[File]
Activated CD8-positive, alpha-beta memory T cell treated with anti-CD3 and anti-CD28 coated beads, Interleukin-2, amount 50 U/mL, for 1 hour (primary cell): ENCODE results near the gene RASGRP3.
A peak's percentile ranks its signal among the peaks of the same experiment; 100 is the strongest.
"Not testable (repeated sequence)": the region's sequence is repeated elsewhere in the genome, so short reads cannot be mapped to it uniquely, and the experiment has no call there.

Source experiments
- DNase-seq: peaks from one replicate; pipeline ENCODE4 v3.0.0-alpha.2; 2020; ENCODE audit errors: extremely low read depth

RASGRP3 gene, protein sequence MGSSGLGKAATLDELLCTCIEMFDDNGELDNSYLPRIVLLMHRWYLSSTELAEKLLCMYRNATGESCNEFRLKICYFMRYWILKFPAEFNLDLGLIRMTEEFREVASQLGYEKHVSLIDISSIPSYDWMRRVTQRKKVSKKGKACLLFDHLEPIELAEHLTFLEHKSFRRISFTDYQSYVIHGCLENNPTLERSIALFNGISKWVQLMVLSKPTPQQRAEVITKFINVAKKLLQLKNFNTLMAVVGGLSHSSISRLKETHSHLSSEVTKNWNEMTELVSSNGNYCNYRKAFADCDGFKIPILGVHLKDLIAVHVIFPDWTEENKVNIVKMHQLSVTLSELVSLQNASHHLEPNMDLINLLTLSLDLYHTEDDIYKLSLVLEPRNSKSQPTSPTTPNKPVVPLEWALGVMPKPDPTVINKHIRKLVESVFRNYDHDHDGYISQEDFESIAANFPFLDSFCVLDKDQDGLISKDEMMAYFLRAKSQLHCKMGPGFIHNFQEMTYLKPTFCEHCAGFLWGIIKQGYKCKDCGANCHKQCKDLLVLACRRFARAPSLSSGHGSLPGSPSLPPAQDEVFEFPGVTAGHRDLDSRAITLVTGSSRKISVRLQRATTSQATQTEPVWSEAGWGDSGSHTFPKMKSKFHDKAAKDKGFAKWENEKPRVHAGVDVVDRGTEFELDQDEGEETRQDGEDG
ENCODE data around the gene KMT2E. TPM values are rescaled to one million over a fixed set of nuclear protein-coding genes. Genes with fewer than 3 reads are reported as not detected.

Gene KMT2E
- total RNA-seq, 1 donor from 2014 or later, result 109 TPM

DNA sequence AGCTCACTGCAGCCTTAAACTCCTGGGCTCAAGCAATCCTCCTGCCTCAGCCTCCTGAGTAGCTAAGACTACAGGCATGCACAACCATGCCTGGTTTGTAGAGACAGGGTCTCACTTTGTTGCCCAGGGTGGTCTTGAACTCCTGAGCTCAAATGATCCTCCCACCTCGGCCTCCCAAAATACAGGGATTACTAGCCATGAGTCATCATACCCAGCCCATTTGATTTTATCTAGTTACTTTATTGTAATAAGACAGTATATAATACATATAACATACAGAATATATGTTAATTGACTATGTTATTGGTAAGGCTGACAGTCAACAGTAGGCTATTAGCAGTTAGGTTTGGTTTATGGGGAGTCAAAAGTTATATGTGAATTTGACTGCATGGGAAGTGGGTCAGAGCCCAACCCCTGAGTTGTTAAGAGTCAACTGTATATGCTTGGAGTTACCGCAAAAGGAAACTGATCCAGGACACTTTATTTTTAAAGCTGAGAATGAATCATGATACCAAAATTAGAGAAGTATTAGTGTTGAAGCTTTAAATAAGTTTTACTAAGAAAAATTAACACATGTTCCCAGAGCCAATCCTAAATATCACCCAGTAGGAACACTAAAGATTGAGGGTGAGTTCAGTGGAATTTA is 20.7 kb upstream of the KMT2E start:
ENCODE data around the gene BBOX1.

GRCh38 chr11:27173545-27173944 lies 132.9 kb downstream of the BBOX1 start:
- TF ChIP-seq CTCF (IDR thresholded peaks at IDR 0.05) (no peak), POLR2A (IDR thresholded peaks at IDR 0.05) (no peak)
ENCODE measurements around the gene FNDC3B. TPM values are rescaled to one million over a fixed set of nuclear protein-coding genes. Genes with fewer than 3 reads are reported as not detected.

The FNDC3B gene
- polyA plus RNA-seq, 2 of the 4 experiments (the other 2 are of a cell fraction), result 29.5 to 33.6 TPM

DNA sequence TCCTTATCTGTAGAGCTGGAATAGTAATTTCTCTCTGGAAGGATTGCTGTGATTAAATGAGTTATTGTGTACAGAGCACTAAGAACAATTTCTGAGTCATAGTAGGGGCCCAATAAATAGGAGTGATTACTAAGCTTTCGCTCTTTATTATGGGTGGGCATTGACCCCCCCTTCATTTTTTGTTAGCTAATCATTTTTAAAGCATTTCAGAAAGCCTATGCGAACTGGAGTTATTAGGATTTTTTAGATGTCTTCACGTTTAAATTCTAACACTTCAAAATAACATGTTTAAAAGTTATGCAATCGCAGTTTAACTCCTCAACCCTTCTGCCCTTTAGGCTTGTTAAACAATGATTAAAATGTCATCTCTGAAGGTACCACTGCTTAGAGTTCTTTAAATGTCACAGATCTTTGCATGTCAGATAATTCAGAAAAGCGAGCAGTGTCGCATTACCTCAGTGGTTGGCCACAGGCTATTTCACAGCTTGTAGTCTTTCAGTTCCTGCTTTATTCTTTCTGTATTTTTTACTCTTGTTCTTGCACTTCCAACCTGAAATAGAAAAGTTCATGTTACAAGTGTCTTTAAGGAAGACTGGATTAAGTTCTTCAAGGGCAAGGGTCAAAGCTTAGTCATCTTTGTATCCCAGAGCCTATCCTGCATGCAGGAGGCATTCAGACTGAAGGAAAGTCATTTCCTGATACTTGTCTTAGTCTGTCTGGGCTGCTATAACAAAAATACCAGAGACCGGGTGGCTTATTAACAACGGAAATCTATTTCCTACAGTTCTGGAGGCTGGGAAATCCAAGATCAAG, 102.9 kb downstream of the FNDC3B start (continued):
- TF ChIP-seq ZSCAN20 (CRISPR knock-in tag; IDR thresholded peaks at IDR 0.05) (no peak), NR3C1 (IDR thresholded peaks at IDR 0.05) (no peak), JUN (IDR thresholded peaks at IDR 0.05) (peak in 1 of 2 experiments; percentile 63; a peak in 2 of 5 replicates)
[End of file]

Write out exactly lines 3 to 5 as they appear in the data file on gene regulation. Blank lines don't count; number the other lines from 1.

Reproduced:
"Not testable (repeated sequence)": the region's sequence is repeated elsewhere in the genome, so short reads cannot be mapped to it uniquely, and the experiment has no call there.

Source experiments
- DNase-seq: peaks from one replicate; pipeline ENCODE4 v3.0.0-alpha.2; 2020; ENCODE audit errors: extremely low read depth